Maybe we have simply had more practice in suppressing such thoughts the older we get and that’s why the older group came out on top in that particular study. You know what they say, practice makes perfect. :)

  • Barbara Deveney

    Barbara Deveney

    August 11th, 2011 at 9:49 PM

    Personally I don’t believe suppressing bad thoughts is healthy. Better to acknowledge their existence from an observer’s perspective rather than becoming emotionally embroiled in them, and then let them pass on by. That’s much better for you than burying them.

  • Vaughn Cole

    Vaughn Cole

    August 12th, 2011 at 11:15 PM

    @Victoria: That’s how it is, yes. We can have very weird trains of thought and bizarre logic at a younger age and it’s simply because we have so much life experience ahead of us. Which is no bad thing! There’s a lot of as yet unexplored territory in those young heads on those shoulders which leaves room for imaginative and creative thought.

  • Jim Hern

    Jim Hern

    August 14th, 2011 at 4:44 AM

    With us old people we know our time is up. And thoughts do occupy us a great deal of the time. I think that many of us, myself included, know that it is not a rational thing to harp on them all of the time but there are some things that can’t be helped. You dwell on the past, wonder how much time you have left in the future, and it begins to consume many of your actions.

  • heather atkins

    heather atkins

    August 14th, 2011 at 8:42 PM

    Could someone take a moment to explain to me exactly what an intrusive thought is please? I can’t picture how the human brain could cause itself problems by thinking about something that is bad.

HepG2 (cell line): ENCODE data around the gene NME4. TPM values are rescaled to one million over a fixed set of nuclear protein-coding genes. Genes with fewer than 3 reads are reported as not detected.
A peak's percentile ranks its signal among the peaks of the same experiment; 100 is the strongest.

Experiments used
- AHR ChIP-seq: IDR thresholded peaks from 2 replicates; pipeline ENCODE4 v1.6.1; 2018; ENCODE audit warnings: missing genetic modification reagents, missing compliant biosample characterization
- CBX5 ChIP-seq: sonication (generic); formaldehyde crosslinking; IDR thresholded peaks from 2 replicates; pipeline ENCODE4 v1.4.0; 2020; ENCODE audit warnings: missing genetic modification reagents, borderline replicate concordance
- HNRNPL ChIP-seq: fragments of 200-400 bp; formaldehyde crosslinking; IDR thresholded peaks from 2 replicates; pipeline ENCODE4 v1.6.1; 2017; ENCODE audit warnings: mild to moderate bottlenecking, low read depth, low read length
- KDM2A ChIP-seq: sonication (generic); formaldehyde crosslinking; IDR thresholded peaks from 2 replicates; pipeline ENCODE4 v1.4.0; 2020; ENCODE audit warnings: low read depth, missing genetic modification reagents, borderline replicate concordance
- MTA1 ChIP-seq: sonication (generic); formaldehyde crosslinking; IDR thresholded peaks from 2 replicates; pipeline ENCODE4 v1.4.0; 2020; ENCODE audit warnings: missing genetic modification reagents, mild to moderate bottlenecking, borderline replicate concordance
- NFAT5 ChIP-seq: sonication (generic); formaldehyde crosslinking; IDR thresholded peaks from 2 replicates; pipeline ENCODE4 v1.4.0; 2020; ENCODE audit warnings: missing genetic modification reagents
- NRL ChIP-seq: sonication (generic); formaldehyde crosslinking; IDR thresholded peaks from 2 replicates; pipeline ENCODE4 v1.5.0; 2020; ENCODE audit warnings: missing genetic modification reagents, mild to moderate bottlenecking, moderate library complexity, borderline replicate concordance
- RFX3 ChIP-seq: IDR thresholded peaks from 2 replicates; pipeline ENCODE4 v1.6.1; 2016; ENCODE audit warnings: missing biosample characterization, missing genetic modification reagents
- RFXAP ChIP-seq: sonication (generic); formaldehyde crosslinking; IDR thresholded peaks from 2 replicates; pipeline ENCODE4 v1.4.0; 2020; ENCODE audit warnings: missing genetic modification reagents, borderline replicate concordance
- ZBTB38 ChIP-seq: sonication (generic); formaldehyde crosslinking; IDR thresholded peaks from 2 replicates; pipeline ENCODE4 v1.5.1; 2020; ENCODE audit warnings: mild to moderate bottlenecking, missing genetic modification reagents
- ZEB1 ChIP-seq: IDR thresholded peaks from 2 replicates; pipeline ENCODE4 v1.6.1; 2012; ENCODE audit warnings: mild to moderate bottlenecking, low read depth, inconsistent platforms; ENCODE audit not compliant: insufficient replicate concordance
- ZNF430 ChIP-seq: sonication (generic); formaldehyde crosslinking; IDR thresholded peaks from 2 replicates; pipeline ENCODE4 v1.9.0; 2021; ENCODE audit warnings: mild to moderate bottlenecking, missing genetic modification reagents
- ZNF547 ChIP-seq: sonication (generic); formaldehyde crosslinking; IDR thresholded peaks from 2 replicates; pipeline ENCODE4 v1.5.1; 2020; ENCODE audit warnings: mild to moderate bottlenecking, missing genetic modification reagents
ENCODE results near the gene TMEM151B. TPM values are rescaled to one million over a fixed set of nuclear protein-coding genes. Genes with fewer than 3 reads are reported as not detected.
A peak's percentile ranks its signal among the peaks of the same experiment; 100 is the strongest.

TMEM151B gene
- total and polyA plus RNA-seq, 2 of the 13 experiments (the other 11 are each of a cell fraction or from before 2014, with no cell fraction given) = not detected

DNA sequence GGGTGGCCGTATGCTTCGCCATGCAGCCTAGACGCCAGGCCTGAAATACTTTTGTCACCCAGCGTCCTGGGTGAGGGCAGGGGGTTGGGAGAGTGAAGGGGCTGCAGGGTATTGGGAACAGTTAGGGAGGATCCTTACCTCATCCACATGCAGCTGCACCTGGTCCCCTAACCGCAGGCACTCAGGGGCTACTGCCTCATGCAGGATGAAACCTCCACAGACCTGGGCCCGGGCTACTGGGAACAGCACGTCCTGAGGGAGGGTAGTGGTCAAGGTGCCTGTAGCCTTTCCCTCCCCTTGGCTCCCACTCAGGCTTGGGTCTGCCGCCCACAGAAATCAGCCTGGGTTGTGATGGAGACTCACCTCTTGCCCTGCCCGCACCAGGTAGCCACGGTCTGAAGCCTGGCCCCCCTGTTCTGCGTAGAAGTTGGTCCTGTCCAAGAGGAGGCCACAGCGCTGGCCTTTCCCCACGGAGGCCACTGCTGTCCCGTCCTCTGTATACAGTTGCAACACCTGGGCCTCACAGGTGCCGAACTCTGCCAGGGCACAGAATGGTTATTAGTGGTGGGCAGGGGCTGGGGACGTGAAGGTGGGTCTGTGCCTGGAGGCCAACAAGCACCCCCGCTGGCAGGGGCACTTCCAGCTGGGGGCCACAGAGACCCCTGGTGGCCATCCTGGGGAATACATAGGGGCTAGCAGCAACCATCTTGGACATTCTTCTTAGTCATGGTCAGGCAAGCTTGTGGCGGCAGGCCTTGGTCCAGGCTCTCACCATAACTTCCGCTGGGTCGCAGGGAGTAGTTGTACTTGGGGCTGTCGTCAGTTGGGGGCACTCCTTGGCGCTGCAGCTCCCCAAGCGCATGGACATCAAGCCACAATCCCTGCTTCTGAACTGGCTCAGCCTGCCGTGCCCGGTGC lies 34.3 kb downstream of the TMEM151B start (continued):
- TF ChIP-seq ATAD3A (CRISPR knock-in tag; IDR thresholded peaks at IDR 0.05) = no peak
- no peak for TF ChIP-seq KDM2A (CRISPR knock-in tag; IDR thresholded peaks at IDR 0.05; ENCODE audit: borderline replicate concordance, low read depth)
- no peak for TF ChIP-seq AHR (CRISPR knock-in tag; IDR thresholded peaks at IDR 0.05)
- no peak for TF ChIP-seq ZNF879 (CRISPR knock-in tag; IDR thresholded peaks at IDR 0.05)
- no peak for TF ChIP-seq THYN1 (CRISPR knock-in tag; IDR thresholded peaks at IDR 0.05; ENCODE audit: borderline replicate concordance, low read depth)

• Grace Hill

    Grace Hill

    August 14th, 2011 at 8:56 PM

    @heather atkins-That’s because the human brain has a specific filter that keeps the worst of it out while you’re up and about. If you pay attention while you’re very tired, that part of the brain shuts down and you end up having surreal, disturbing, or even outright freakish thoughts if you stay just on the border between sleeping and waking.

    Thoughts about generational incest is a good example since humans are naturally repulsed by the idea.

  • Phil McDougall

    Phil McDougall

    August 15th, 2011 at 9:04 PM

    I read a page on this and I saw that some will feel fear and guilt on the fact they might act on those kinds of thoughts. I’m no psychologist, but I will tell you that’s not how it happens imho.

    You can have those kinds of thoughts, but unless you willingly think them afterwards without feeling distressed, you will abhor it as much as you did then. Even if you cease to abhor it, you were repulsed by the idea at the start and you won’t do it.

  • bobby torres

    bobby torres

    August 15th, 2011 at 10:04 PM

    I believe that these buried thoughts that crawl out of the woodwork can be a good insight into someone’s true nature, escaping the facade we all hide behind for many reasons. I don’t mean that an individual with intrusive thoughts of sexual perversion is actually a rapist or incestuous on the inside. I’m suggesting it would be interesting were such thoughts to be interpreted similarly to dreams.

  • Yvette Carradine

    Yvette Carradine

    August 19th, 2011 at 3:21 PM

    @bobby torres–I think you’re onto something with that last line. Those intrusive thoughts might be dreams of a sort. I can see the similarities because our dreams have aspects to them of symbology and very strange, sometimes disturbing material in them that we usually forget about in the morning light.

    Because we’re awake, perhaps we notice and remember the intrusive thoughts more readily. Funny enough I can remember odd thoughts I had when I was seven yet I can’t remember that dream I had this morning.